I had published some of these a few years ago, photographs sent to me by Philip DePauk, a one-time resident of Van Nuys who now lives in Virginia. His family owned a photo studio on Gilmore near Van Nuys Boulevard and his father and uncle also worked for a Ford dealership located here.
These images are both stunning and sad, sad for the lost way of life that once existed here, a gentle place where orange groves and endless vistas promised opportunities and happiness in a state where agriculture, industry and education were all advanced and the envy of the world.
Modern people often dismiss the past by citing the prejudices of that era. Women who could not work. Gays who could not marry. Japanese rounded up during WWII. Blacks and Hispanics who were relegated to ghettos, kept out of the workplace, discriminated against in every sense of the word. These were all bad aspects of law and custom thankfully banished.
Yet our landscape, moral and cultural, is degraded worse today. This I believe.
This is our present.
Photo Credits: Malingering
Living as we do now, in a completely tolerant California, are we not victimized, all of us, by the crude violence, the grossness of language, the vulgarity of dress, the assault of trashy behavior, that demeans all of us? We live in a Van Nuys that shames us. Some of us react by renaming our neighborhoods Lake Balboa, Sherman Oaks, Valley Glen. Others just flee by moving away, abandoning Van Nuys Boulevard, crawling deeper into our digital drugs, withdrawing from human interaction which is often uncivilized and often barbaric.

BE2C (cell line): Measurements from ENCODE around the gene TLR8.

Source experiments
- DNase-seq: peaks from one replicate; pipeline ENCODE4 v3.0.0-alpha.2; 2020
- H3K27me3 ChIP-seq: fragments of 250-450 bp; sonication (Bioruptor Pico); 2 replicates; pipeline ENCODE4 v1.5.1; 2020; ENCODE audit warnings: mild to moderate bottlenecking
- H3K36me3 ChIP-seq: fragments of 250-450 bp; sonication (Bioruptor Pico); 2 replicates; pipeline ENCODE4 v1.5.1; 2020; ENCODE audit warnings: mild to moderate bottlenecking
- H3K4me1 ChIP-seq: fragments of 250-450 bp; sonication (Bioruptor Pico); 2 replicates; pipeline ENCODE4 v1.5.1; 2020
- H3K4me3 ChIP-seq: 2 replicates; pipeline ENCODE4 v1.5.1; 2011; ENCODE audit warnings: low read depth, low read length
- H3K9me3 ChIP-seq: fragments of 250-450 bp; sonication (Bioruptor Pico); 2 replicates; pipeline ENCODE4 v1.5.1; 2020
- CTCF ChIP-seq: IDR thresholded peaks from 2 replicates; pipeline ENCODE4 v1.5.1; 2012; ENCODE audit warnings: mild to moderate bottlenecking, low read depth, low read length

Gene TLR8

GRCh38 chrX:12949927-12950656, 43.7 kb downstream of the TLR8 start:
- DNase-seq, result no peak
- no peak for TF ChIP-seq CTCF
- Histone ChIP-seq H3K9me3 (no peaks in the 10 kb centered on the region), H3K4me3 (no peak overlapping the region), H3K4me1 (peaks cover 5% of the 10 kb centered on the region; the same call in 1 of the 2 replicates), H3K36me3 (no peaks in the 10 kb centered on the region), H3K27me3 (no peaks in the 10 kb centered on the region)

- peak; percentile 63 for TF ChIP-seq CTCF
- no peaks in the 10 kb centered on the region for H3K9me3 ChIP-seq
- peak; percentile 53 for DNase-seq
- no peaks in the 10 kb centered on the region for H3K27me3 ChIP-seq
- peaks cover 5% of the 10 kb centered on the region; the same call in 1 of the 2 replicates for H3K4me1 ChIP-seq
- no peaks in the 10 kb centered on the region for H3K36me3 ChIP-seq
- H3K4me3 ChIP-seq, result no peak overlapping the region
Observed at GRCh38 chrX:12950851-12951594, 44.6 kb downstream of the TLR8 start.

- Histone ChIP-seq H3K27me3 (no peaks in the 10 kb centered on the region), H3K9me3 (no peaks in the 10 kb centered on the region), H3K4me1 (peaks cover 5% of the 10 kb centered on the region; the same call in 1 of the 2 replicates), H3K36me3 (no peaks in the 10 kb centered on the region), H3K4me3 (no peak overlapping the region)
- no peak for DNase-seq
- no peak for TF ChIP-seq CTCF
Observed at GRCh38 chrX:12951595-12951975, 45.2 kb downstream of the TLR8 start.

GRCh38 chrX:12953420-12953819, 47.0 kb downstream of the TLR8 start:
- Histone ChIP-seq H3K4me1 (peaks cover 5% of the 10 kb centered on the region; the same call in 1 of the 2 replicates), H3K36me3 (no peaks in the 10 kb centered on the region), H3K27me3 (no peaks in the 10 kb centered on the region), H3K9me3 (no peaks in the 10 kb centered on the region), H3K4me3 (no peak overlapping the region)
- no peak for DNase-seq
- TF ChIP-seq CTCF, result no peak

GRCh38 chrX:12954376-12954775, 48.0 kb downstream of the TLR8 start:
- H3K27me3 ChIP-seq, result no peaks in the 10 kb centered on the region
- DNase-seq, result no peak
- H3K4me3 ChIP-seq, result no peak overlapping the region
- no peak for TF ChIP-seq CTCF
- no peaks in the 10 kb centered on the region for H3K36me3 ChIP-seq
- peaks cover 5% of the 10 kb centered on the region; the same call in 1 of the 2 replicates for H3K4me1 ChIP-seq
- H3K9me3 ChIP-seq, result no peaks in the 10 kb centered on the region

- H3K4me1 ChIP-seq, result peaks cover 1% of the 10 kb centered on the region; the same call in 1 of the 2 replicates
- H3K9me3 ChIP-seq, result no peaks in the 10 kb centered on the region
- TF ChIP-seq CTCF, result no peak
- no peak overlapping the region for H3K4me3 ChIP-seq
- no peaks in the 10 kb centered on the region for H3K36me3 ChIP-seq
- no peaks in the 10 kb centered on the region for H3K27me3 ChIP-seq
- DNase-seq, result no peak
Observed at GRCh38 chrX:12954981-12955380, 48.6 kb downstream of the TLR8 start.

One small example….
On my street, I often see cars parked in the shade. When the drivers move on, what’s left behind are fast food wrappers, cans, and bottles in the gutter. And at LA Fitness, going to my morning workout, I see a parking lot littered with junk food from last night’s fitness members. At the alley next to SavOn, people urinate in broad daylight. Prostitutes walk the street. And these are just examples of our less violent behavior.
Where is our respect for ourselves and for each other?
In the DePauk Family, typical of that time period, there is a certain modesty to behavior. There is no “attitude” just hard working, well groomed people who conduct themselves with some decorum.
And for the generation whose lives were tempered and toughened by the Great Depression and World War Two, a flooding street was a good photo, not a moment for an emotional breakdown and an online fit of anger.
The one negative photo in this set, in my mind, is the widening of Victory Boulevard (1954) and the cutting down of trees that once lined the street. For this act of civic “improvement” spelled the end of civilized Van Nuys, making the hot streets hotter, the speeding cars faster, the abandonment of walkable and neighborhood oriented life lost to the automobile.